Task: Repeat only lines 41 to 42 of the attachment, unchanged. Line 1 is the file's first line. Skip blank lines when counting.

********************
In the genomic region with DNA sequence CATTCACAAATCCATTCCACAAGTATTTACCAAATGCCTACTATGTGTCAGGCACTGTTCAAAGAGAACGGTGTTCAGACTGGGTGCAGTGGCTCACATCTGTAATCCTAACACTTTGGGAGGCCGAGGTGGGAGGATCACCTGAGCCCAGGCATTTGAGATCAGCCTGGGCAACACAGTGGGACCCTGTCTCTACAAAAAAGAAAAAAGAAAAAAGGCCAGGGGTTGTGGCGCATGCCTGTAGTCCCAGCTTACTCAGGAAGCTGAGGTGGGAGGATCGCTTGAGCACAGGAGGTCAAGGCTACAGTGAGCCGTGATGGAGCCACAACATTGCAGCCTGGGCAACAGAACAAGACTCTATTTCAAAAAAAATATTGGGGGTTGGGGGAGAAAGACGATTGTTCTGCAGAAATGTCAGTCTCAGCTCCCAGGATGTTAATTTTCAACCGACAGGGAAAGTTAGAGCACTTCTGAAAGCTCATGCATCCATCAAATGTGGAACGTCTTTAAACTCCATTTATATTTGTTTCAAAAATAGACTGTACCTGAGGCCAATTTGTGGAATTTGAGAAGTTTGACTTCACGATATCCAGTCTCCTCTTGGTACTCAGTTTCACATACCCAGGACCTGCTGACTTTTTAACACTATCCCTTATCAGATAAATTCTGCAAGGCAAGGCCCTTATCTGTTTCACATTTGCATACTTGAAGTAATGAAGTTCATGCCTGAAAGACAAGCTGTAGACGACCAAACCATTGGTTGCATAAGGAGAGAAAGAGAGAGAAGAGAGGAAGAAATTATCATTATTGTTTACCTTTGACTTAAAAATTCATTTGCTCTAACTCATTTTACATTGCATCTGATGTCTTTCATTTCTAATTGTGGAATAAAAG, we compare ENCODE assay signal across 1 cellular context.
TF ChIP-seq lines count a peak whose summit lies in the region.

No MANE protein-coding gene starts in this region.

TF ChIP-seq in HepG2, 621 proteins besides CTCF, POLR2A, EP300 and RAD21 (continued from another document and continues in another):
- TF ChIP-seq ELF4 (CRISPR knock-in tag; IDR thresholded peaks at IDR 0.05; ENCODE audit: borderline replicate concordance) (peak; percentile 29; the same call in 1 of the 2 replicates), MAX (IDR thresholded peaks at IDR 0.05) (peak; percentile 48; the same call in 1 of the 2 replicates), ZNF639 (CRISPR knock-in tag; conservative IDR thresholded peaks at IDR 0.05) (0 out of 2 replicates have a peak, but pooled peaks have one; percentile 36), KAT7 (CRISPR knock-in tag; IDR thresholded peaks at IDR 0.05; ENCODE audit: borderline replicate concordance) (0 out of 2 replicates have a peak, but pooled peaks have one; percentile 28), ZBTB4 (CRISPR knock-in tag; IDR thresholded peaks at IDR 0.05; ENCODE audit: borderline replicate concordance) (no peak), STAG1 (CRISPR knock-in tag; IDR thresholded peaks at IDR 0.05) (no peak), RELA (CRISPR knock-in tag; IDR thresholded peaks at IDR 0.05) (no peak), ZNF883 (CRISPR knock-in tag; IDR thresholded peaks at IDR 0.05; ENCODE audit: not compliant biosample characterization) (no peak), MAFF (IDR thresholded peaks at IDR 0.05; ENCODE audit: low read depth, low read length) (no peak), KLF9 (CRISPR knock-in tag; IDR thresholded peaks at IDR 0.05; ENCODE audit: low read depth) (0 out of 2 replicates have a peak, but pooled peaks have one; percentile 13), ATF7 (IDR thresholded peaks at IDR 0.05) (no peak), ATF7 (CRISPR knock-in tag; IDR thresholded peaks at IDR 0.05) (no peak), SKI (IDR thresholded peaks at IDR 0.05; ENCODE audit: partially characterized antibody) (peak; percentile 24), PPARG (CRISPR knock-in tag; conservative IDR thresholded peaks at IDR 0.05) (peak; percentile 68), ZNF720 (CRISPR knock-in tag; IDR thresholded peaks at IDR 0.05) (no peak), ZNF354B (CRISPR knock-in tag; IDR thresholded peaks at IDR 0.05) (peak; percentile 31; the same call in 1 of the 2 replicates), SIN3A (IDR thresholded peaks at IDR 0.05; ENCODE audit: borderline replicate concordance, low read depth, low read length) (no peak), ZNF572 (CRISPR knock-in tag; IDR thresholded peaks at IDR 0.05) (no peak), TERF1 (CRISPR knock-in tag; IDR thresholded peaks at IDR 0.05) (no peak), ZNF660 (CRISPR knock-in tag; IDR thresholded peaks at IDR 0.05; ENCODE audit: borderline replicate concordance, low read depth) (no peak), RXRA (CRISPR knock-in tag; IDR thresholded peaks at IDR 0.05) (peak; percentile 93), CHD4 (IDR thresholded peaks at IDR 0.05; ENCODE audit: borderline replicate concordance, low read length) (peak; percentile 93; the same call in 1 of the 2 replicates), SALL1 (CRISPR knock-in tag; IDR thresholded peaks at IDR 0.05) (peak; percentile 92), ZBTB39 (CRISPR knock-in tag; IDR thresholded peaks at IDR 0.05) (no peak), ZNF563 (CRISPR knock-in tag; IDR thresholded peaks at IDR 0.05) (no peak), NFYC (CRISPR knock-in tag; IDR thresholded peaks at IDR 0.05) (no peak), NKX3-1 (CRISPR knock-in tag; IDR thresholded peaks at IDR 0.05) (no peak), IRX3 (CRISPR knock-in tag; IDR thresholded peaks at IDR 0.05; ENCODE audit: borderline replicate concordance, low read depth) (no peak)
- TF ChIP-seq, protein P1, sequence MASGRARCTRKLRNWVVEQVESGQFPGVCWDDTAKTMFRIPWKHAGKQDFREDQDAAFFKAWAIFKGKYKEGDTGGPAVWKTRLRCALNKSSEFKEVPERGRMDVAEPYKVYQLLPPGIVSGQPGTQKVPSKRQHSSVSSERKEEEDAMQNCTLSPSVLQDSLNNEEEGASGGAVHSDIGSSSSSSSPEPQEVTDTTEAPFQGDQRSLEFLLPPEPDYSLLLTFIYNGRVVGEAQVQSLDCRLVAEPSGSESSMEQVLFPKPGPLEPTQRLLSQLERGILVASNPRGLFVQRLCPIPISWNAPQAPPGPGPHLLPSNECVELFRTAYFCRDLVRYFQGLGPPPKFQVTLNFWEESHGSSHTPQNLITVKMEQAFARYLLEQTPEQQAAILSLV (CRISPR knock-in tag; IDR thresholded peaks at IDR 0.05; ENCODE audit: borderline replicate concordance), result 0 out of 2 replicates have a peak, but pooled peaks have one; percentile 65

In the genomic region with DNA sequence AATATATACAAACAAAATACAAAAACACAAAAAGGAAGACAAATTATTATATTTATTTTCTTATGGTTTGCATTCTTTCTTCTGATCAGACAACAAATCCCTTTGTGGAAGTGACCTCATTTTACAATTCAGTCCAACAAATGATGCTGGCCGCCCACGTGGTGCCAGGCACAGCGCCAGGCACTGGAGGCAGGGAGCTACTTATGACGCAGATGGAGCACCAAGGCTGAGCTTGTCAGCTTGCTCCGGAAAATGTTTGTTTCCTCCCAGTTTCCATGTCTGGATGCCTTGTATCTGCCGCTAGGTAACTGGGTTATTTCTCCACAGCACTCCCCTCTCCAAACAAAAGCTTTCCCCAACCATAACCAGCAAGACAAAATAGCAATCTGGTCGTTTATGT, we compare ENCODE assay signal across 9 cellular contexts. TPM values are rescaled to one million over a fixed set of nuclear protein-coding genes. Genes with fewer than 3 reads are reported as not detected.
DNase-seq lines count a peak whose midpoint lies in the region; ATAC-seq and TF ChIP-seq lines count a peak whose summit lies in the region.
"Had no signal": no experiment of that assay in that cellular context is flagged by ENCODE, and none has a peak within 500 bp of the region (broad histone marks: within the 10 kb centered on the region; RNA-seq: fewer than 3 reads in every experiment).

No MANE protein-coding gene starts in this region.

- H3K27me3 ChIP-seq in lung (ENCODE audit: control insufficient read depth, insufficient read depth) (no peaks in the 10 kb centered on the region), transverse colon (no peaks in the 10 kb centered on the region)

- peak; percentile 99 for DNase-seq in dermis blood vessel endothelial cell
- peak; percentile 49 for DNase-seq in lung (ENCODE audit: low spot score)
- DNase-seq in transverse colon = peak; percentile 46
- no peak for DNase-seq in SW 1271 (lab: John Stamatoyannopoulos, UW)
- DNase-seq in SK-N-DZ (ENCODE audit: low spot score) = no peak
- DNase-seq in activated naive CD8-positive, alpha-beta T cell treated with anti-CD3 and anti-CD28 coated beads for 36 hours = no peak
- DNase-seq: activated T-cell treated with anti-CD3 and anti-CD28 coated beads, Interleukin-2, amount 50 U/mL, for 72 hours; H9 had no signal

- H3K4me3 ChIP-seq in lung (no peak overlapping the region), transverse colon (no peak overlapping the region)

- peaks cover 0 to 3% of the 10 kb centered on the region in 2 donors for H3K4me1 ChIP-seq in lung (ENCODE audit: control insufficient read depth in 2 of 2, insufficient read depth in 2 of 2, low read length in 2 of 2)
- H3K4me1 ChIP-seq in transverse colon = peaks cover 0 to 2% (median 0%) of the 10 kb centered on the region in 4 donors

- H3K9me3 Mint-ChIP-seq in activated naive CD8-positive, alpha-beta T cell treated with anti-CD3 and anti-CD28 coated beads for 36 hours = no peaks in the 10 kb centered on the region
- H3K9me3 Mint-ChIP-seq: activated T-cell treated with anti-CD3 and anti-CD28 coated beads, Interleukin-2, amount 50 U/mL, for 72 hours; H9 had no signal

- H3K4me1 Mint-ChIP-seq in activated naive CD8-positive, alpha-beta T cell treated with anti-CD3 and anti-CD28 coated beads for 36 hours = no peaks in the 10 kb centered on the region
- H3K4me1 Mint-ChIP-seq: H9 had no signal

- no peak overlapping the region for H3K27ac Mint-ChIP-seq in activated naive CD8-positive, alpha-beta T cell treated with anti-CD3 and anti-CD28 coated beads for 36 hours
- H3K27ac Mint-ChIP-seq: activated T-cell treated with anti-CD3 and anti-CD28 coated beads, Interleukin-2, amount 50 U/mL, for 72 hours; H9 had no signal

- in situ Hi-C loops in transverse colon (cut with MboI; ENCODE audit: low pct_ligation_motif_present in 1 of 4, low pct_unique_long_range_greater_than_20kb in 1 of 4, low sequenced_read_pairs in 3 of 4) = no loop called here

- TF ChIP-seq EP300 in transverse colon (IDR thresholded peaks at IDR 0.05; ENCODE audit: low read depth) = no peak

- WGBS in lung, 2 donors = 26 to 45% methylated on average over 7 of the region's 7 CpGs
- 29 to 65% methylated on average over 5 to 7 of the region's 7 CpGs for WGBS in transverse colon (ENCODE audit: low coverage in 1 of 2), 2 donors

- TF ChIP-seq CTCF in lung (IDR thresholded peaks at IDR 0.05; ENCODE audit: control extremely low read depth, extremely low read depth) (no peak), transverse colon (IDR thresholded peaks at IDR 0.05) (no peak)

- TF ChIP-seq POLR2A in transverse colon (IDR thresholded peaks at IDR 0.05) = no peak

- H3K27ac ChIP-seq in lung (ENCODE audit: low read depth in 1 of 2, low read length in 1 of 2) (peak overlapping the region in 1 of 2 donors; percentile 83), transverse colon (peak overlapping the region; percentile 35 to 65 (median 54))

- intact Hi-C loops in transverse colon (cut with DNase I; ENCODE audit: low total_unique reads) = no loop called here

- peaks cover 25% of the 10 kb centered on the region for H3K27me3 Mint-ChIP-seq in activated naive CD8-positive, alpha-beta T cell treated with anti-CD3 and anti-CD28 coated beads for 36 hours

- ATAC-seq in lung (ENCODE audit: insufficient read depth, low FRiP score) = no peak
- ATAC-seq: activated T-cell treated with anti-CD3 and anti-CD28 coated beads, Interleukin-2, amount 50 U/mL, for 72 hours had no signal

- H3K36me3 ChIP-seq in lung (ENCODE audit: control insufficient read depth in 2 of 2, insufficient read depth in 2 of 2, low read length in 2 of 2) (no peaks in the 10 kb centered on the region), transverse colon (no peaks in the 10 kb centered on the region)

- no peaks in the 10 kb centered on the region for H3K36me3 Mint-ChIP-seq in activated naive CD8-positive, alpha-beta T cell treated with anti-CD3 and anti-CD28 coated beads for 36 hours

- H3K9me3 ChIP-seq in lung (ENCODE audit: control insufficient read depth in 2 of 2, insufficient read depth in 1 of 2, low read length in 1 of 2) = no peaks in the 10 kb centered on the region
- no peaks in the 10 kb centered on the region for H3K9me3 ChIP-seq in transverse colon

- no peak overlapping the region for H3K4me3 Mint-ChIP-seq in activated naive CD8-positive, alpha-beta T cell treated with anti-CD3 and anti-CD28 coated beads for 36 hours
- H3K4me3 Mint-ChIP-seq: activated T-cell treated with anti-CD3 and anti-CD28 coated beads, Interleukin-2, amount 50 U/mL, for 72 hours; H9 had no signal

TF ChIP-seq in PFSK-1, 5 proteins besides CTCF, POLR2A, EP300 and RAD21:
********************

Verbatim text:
- H3K9me3 ChIP-seq in lung (ENCODE audit: control insufficient read depth in 2 of 2, insufficient read depth in 1 of 2, low read length in 1 of 2) = no peaks in the 10 kb centered on the region
- no peaks in the 10 kb centered on the region for H3K9me3 ChIP-seq in transverse colon